Samsung, Sony and Vodafone denied having connections to this mining company. Apple corpsplained some argle bargle about "evaluating to determine risks" while Microsoft said it doesn't even pay attention to shit happening at the "smelter level..due to the complexity and resources required.”

That's Microsoft corpsplaining to us that it's too visionary and important to get bogged down in the "what" that it's putting into its products. On the other hand, Yr Wonkette lives by a simpler "you smelt it, you dealt it" motto when it comes to essentially financing child slave labor.

Congo is an incredibly sad place where working backbreaking labor for $1 a day isn't even necessarily the worst thing that can happen to an eight year old. Congo is also not in the middle east and is very short of ISIS, so our media don't have to cover it and politicians don't have to pretend to care about its people. On the other hand, the world's Corporate People DO care since there's an estimated $24 trillion worth of conflict mineral wealth waiting to be extracted from Congolese soil. Maybe as the extraction industries and their customers grow richer, the wealth will trickle down to the child miners eventually.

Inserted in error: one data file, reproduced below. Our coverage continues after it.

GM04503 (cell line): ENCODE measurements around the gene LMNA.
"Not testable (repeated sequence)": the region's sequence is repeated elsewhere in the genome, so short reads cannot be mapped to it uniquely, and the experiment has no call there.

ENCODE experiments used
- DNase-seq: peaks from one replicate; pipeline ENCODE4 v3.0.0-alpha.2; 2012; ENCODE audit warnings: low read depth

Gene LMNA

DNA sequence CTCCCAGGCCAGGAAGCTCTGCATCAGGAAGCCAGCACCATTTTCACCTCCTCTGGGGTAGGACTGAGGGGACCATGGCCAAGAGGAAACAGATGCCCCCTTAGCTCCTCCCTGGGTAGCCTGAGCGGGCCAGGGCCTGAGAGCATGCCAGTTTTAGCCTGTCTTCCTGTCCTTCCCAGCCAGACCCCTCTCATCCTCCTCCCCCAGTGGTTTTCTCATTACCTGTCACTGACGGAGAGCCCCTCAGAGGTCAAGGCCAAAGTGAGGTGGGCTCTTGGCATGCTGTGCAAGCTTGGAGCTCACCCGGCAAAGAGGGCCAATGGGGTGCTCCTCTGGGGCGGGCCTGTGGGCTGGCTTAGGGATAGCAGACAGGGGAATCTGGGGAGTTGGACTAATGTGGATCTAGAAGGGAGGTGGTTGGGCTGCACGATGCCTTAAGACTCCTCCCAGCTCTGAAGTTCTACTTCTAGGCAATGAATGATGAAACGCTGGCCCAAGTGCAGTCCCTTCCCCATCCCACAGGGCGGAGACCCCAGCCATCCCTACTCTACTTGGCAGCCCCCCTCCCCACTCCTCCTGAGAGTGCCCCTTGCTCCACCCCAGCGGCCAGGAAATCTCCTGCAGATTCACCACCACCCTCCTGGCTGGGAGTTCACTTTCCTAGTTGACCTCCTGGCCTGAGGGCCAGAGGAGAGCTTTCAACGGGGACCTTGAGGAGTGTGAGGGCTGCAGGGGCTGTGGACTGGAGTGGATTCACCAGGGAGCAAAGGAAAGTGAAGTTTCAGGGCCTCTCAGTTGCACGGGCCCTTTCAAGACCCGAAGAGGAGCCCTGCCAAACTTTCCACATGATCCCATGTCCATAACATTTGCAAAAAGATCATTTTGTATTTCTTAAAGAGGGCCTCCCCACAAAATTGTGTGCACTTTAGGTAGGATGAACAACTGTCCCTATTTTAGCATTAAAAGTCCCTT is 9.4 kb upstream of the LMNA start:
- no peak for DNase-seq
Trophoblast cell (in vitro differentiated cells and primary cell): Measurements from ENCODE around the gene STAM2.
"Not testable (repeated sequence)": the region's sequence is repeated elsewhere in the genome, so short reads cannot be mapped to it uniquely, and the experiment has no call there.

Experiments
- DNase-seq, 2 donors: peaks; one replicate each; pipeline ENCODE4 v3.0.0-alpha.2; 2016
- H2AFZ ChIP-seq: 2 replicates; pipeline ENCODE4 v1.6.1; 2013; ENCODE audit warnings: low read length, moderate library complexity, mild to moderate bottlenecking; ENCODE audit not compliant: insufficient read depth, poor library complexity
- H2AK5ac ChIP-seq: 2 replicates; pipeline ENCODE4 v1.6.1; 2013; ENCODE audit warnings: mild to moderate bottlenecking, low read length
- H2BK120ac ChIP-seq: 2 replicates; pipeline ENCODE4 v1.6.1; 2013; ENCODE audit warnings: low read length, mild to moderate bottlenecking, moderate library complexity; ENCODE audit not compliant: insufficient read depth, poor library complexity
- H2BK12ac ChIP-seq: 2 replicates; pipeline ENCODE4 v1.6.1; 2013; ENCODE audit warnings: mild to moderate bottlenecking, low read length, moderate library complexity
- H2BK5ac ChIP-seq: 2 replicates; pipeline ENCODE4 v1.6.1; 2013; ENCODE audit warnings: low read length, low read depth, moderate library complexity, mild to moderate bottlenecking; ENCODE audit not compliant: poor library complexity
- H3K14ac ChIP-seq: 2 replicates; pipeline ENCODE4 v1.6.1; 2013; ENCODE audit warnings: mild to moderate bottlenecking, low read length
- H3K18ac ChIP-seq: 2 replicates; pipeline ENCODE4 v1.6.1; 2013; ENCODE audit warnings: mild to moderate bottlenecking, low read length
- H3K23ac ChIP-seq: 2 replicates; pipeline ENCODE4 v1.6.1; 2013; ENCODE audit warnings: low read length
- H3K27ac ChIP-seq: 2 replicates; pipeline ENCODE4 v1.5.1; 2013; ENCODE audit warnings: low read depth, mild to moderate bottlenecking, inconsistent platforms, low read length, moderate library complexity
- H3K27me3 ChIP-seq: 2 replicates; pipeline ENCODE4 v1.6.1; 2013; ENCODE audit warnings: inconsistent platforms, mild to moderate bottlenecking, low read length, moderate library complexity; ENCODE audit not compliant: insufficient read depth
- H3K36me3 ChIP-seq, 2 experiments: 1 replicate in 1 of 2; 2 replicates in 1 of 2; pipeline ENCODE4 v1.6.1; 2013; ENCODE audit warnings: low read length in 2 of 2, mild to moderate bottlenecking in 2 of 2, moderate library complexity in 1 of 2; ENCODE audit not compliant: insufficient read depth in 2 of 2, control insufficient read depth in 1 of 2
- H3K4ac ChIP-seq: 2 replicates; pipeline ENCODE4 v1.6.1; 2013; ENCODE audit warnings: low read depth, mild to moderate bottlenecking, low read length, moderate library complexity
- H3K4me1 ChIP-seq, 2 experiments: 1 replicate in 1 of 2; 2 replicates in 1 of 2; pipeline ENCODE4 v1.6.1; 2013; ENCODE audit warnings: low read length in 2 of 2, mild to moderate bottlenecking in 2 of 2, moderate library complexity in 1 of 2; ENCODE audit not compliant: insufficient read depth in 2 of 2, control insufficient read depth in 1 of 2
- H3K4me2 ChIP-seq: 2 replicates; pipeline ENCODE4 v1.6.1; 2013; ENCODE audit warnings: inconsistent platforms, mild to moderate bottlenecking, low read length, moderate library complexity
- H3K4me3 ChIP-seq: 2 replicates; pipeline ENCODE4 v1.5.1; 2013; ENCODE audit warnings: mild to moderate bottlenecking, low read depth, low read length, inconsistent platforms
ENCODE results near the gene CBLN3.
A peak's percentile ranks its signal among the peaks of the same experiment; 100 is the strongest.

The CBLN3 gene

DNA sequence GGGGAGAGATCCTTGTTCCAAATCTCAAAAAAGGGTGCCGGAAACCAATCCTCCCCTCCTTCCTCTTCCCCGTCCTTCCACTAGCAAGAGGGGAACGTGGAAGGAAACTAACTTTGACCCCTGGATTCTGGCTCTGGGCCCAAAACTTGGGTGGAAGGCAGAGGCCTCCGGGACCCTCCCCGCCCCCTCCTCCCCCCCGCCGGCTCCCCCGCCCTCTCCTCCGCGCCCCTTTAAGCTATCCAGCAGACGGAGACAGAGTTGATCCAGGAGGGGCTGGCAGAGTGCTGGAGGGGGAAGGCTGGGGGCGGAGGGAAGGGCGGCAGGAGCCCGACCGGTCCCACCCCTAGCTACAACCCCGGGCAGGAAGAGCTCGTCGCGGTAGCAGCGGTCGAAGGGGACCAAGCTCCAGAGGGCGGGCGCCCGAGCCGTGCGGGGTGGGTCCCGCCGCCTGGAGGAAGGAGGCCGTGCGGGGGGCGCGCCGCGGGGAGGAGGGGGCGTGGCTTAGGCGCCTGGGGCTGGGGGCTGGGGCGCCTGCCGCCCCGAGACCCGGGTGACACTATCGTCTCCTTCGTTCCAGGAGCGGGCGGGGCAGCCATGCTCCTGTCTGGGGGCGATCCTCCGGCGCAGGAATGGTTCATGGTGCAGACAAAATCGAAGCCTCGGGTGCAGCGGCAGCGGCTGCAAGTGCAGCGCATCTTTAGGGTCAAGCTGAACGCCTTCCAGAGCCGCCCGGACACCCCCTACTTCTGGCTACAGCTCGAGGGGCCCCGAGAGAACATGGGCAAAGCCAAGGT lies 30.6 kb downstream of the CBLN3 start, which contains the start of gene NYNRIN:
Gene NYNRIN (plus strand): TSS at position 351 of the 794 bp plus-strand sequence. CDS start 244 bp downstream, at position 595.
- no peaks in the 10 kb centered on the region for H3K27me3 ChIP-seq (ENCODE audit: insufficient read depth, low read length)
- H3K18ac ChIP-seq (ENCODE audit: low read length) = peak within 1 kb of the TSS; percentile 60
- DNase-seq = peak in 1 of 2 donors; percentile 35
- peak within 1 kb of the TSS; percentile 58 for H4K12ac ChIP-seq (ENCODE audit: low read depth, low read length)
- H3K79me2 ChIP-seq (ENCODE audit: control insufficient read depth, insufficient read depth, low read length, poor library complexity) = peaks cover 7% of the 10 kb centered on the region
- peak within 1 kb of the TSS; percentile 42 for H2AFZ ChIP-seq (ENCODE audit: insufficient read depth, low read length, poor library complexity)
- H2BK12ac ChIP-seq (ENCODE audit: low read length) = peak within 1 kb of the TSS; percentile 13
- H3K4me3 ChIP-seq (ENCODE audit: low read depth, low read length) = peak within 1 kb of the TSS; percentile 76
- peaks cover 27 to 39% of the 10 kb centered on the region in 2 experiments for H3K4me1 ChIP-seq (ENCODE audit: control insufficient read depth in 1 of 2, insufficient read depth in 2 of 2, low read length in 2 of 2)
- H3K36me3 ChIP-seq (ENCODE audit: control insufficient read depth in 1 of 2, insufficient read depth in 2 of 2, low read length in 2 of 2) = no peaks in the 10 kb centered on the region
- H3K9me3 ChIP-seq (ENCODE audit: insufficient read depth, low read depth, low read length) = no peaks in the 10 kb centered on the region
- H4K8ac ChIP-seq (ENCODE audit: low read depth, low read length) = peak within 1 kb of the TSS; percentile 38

Former Taco Bell Executive will sue Uber driver he assaulted, probably cry again

Let's lighten up the mood with a tale about a douchebag. Last October, Taco Bell marketing executive Benjamin Golden got all shitfaced. Then, when he was acting all drunk and couldn't accurately slur directions to his destination, Uber driver Edward Caban politely threw Golden's lightweight ass out of the car. So of course Golden assaulted his Uber driver before Caban pepper sprayed him and then everyone had a good laugh when Caban uploaded a video of the assault to the trusty ol' internet. In the aftermath, criminal charges were brought against Golden and Caban is currently suing him for the assault to the tune of a reasonable $25,000.

As for the leader of its "mobile commerce and innovation initiatives," Taco Bell decided it did not want their brand associated with something so gross and decided to fire Golden. The hard-shelled executive went on to show a softer side in a teary TV interview expressing remorse that he got caught on video. Like any good white collar savage, he's obviously a really great person and blamed his crime on a foggy booze haze. The story was left to the annals of morning show filler and there it needed to lie.

[contextly_sidebar id="isiu9YaZRW5C2szuj8gQsFJrepJ7nIjE"]Yet, apparently jealous of all the awesome attention Martin Shkreli is receiving, Golden just decided to countersue Caban for $5 million(!), claiming the video was recorded without his consent. Not sure if we agree with your legal team, Ben, but Golden is pursuing his monies and alleging all of the bullshit.

According to court documents quoted by CNBC, Golden claims that he "fear[ed] for his safety and well-being" after being ejected from the vehicle and has "suffered severe emotional distress, humiliation, anxiety, fear, pain and suffering and the loss of his job."

Oh yes. The man who "couldn't remember" what happened now clearly remembers how afraid he was when his victim tossed him out on the mean streets of Costa Mesa, CA. What a poorly conceived, disgusting and somewhat cheesy countersuit. This is the Taco Bell of countersuits.

[SwissInfo / Wired / NBC / Business Insider / CNN]